“Up with workers, down with the government” – largest strike in world history

Al Jazeera reports on mass strike in India (video).

Seasonal exploitation by Kiwi capitalists

Yesterday marked 5 years of Vanuatu’s participation in the Recognised Seasonal Employer scheme. The RSE scheme allows New Zealand employers in the horticulture and viticulture industries to bring in labour from the Pacific to fill seasonal jobs. Vanuatu is one of the biggest contributer countries to the scheme and RSE income is now the Melanesian nations second largest income earner. the Department of Labour’s National Manager, Recognised Seasonal Employment, Emily Fabling said in a press release “RSE has been an absolutely wonderful scheme for our horticulture and viticulture industries, in terms of ensuring they have the labour force they need at specific times of the year. And of course we are delighted at the benefits the scheme brings to Vanuatu and other Pacific nations.”

This view ignores some of the more brutal realities of the scheme, which has seen migrant workers mistreated and exploited in rural New Zealand. In 2009, Workers Party activist Byron Clark spoke to Lina Ericsson, a Swedish political scientist who conducted field work among N-Vanuatu workers in the Bay of Plenty.

You can listen to the interview here:

Filipino progressive leaders to tour NZ Oct/Nov

JUSTICE AND LIBERATION: THE ROAD TO PEACE –


Luis Jaladoni and Coni Ledesma

 

Luis Jalandoni is the International Representative of the National Democratic Front of the Philippines (NDF, http://www.ndfp.net), a post that he has held since 1977, and since 1994 he has been the Chairperson of the NDF’s Negotiating Panel for peace talks with the Government of the Philippines. The NDF is the coalition of several underground groups, including the Communist Party of the Philippines and its New People’s Army, which has been waging a war of liberation throughout the Philippines for more than 40 years, making it one of the longest running armed struggles in the world.

The country desperately needs peace with justice and security, so resolving this people’s war is central to that. Luis will be accompanied by his wife Coni Ledesma, who will also be speaking. She is a member of the NDF Negotiating Panel for peace talks; and is the International Spokesperson of MAKIBAKA, a revolutionary women’s group which belongs to the NDF. Luis and Coni are both veteran leading figures in the Philippine revolutionary Left. He was a Catholic priest in the 1960s and she was a nun.  Both were founders of Christians for National Liberation, a member group of the NDF. [Read more...]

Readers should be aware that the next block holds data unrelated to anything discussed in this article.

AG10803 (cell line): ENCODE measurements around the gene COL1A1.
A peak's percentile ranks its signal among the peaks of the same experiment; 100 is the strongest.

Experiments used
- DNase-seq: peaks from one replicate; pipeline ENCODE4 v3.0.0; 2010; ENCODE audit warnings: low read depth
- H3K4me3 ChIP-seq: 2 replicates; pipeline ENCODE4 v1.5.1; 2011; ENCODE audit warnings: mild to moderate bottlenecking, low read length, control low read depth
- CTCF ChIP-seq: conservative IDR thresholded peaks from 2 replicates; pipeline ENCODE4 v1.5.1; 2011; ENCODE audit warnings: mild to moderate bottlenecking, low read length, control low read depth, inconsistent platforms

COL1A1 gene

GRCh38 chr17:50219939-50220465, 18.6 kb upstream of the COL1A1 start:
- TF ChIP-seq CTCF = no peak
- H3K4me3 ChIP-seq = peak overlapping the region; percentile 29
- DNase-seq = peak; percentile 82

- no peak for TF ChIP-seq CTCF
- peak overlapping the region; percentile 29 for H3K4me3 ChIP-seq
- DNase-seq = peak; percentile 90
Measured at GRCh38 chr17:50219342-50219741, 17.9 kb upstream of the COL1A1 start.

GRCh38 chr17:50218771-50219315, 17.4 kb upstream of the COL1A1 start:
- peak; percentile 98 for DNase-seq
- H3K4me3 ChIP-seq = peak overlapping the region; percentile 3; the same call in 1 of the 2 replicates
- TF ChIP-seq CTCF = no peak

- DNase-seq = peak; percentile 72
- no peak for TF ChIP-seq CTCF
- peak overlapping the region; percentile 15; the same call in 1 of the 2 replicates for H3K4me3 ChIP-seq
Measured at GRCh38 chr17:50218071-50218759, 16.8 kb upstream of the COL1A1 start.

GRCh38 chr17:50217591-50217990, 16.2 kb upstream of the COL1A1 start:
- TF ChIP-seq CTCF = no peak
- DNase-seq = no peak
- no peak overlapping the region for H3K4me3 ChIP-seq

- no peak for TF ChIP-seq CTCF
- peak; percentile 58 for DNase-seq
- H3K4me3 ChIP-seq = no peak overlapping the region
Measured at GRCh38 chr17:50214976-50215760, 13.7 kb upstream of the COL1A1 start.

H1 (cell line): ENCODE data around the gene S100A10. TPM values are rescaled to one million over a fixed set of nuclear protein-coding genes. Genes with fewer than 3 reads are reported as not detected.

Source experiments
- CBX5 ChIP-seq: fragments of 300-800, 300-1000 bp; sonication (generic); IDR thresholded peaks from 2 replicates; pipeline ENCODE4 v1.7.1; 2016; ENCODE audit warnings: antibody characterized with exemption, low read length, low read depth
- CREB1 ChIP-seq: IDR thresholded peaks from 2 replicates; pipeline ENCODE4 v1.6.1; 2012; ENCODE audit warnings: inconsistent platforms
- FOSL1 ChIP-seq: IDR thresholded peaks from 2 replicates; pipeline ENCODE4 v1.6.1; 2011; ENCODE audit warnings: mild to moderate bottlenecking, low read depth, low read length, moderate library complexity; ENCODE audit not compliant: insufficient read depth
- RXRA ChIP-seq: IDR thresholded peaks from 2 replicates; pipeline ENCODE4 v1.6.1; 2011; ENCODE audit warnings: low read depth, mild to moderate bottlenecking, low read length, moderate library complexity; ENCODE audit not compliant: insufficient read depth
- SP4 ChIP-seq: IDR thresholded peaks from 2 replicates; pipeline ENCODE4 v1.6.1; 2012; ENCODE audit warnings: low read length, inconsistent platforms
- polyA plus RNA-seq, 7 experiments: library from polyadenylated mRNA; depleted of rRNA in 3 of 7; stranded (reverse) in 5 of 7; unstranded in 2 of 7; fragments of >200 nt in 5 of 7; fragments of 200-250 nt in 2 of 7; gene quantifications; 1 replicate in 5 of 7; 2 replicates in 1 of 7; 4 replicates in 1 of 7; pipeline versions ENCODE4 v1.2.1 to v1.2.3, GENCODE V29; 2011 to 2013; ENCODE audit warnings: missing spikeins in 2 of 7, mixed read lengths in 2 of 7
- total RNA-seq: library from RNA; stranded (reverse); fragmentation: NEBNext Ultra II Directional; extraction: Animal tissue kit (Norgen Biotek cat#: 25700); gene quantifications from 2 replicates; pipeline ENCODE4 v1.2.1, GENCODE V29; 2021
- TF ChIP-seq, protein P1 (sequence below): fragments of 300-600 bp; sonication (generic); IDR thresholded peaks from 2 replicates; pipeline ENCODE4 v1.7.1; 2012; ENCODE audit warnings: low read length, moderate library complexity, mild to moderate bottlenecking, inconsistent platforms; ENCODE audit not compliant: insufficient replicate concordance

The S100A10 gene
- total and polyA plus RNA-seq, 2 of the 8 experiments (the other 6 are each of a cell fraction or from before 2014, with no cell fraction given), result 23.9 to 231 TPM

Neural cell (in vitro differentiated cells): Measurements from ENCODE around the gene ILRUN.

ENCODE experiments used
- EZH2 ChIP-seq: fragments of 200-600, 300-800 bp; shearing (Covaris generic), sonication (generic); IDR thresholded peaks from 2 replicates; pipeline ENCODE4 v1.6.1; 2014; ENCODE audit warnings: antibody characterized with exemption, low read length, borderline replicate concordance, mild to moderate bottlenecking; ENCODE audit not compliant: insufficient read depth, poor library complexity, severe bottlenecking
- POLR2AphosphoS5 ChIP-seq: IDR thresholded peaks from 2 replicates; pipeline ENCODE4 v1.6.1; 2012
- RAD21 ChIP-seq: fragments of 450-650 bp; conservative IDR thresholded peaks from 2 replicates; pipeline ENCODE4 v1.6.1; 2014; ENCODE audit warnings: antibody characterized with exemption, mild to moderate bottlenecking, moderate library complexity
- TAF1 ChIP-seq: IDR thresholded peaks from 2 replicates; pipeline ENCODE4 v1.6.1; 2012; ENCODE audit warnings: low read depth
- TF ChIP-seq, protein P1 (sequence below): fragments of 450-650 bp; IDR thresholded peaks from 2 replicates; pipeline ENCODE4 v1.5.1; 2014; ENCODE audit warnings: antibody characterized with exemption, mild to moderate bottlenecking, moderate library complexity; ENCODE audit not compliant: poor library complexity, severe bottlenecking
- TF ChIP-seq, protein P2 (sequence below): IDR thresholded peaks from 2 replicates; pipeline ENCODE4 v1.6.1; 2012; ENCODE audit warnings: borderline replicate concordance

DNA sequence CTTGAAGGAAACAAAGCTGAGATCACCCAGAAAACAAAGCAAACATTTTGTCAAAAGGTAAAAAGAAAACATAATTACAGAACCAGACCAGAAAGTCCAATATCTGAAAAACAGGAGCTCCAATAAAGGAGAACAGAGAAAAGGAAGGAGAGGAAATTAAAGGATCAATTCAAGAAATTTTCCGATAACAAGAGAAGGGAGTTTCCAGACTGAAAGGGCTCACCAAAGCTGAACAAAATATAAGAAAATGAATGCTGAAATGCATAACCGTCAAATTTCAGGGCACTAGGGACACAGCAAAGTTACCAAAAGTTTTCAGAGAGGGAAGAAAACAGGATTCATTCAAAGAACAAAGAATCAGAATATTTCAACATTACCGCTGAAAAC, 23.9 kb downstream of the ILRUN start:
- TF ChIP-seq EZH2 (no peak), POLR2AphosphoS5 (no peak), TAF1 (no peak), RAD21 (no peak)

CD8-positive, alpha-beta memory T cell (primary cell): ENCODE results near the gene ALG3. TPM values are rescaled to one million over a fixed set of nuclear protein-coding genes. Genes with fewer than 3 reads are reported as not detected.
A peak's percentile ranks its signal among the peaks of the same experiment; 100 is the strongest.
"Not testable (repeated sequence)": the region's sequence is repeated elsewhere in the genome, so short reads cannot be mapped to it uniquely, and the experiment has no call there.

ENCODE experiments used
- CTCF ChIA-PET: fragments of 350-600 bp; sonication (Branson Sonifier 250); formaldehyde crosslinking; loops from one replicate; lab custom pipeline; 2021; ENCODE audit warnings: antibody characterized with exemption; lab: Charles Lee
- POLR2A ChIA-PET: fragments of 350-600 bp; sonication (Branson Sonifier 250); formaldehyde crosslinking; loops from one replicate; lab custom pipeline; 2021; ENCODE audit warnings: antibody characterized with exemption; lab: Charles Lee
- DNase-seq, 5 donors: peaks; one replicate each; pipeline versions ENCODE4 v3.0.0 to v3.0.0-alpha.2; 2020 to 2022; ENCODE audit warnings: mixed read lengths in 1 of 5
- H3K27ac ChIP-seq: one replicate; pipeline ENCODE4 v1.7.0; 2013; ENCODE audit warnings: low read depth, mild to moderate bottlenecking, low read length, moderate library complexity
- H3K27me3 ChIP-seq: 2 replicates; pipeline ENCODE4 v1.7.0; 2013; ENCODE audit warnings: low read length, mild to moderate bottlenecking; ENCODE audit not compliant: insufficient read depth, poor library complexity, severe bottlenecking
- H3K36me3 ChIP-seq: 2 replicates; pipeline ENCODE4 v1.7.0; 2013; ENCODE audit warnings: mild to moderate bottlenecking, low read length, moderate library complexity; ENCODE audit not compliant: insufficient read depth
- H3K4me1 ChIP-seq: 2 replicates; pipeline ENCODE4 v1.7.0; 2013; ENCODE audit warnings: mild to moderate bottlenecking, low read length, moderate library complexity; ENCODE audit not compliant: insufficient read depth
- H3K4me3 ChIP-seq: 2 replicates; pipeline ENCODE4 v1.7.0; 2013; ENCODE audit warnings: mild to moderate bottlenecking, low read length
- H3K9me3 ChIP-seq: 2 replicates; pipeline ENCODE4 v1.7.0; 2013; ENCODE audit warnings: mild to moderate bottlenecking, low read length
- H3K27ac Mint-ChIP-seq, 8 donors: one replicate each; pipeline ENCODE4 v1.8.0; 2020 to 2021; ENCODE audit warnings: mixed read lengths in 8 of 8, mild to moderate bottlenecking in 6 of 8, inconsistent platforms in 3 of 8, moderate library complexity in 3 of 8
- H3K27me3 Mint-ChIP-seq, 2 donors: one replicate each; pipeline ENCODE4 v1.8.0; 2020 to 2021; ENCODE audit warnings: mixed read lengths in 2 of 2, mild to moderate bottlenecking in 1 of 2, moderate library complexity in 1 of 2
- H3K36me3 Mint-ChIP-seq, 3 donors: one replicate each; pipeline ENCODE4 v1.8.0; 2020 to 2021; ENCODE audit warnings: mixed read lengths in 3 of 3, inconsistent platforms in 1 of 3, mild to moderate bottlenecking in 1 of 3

“PFLP Solidarity Campaign interviews Leila Khaled, Palestine’s leading revolutionary woman”

Date: 30/09/2010

The Popular Front for the Liberation of Palestine (PFLP) Solidarity Campaign is happy to announce the release of the first part of an interview with Leila Khaled. PFLP Solidarity Campaign co-ordinator Mike Walker conducted the interview via Skype with Leila at her home in Amman, Jordan on the 6th April this year.

Leila Khaled is often referred to as a terrorist by her enemies, the United States and the State of Israel. But in the Occupied Territories, the Gaza Strip and the countless refugee camps scattered throughout the Arab world she is a revolutionary hero, a freedom fighter and the embodiment of the Palestinian militant struggle against Zionism and Imperialism in the Middle East and for freedom and self-determination.

Leila Khaled and the PFLP shot to international attention when Leila became the first woman to hi-jack a commercial airliner on August 29th 1969. Leila made the pilot divert the plane over Haifa, where she was born but has never been allowed to visit, eventually allowing the plane to land in Damascus, Syria. The passengers were disembarked and the plane was blown up in front of the international media. Golda Meir had stated that June that “There was no such thing as Palestinians”, but Leila Khaled and the PFLP had put the Palestinian struggle firmly onto the world stage, where it could no longer be ignored.

Today Leila is a core member of the PFLP and serves on its Politburo, dealing primarily with the ‘right of return’ for Palestinian refugees. Walker stated that “Leila is a true revolutionary woman that has dedicated her life to the struggle of Palestinians for their right to self-determination, and to return home.” “Leila is an inspiration to us all,” he continued.

Leila Khaled finished the interview by stating that she had “a message for the New Zealanders.” She then warned that we should all “beware Zionism. Nazism caused humanity twenty two million casualties and the destruction of Europe. What do you think that Zionism will do, do we need a third world war? We have to stop the expansion of the Zionist ideology and policy.”

The interview is available at http://wpnz-pflp-solidarity.blogspot.com/p/leila-khaled-interview.html